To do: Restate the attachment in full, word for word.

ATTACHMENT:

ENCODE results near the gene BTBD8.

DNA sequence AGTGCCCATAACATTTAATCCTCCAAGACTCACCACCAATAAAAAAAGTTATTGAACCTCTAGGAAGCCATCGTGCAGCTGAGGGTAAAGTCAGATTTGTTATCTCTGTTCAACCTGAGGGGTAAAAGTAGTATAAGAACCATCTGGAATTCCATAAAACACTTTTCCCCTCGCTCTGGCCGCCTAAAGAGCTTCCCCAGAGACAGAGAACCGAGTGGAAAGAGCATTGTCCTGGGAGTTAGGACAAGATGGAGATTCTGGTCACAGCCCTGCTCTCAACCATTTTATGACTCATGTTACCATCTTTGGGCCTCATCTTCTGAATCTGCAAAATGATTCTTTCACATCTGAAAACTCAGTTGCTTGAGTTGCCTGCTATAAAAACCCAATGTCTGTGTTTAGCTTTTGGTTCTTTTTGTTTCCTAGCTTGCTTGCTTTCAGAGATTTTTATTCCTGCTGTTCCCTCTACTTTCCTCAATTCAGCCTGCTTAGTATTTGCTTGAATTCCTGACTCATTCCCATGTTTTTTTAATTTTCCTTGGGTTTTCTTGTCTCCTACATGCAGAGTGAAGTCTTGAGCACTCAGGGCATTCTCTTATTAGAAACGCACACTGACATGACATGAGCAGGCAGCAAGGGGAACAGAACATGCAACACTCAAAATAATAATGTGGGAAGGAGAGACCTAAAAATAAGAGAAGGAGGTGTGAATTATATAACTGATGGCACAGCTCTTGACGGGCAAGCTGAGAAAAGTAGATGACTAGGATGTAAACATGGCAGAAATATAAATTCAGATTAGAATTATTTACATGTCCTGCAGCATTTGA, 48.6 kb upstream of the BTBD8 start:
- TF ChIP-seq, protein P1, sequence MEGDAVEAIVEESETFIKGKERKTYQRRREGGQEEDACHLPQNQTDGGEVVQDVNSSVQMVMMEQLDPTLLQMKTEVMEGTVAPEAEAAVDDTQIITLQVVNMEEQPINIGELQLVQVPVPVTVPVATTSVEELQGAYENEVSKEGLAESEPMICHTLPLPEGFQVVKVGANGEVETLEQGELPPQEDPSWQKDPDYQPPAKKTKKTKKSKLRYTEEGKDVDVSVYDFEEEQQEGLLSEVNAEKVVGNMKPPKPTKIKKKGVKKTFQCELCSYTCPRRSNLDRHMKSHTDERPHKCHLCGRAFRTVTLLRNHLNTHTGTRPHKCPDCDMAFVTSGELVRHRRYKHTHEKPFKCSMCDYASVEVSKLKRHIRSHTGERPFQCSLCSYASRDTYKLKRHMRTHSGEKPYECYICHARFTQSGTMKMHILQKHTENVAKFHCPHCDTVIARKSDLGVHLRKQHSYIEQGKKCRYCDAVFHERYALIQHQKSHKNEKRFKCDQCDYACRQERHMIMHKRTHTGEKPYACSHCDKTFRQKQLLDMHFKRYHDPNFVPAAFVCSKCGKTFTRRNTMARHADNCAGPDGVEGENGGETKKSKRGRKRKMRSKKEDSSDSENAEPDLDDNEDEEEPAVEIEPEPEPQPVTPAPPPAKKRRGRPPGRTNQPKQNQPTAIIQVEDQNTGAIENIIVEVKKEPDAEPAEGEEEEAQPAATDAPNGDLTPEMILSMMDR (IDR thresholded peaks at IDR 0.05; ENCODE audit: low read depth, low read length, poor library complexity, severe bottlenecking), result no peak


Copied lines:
ENCODE results near the gene BTBD8.

DNA sequence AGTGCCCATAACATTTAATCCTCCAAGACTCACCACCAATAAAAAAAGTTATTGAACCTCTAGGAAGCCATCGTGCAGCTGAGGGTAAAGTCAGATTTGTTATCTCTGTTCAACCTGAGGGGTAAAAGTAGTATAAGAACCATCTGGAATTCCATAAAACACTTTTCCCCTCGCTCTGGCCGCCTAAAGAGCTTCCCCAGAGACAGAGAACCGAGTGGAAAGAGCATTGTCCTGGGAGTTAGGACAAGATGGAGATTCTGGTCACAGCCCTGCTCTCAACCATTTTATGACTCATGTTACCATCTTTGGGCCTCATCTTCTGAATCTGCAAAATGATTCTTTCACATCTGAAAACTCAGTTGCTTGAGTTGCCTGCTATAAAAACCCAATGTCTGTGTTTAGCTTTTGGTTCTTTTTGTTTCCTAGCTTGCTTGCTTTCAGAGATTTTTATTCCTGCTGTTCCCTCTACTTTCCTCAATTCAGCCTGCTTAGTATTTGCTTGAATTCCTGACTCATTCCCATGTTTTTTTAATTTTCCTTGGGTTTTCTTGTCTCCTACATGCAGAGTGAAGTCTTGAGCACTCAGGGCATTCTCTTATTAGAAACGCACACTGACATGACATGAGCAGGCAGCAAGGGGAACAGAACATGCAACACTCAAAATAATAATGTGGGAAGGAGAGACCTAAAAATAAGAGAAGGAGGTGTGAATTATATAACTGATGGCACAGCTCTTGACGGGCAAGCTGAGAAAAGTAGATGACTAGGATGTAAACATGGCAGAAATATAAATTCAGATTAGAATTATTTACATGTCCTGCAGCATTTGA, 48.6 kb upstream of the BTBD8 start:
- TF ChIP-seq, protein P1, sequence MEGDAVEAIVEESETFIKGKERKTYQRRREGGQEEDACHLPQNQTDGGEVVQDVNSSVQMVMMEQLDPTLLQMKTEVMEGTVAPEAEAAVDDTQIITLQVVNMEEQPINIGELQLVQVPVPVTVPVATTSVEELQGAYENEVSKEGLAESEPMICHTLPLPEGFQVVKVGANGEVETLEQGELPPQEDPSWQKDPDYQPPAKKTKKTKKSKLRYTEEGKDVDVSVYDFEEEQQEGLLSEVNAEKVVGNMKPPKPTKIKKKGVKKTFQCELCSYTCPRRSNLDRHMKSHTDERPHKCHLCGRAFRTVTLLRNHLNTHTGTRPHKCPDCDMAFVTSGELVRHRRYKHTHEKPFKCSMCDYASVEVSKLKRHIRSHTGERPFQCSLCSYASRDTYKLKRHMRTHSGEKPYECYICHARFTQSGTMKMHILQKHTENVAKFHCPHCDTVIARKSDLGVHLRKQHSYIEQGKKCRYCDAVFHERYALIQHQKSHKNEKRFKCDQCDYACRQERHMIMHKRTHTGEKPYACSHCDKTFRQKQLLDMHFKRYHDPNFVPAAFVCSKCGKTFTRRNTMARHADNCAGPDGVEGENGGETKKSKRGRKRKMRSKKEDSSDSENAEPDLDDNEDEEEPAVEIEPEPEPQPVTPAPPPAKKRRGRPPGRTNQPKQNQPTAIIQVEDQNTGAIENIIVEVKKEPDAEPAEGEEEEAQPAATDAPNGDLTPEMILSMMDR (IDR thresholded peaks at IDR 0.05; ENCODE audit: low read depth, low read length, poor library complexity, severe bottlenecking), result no peak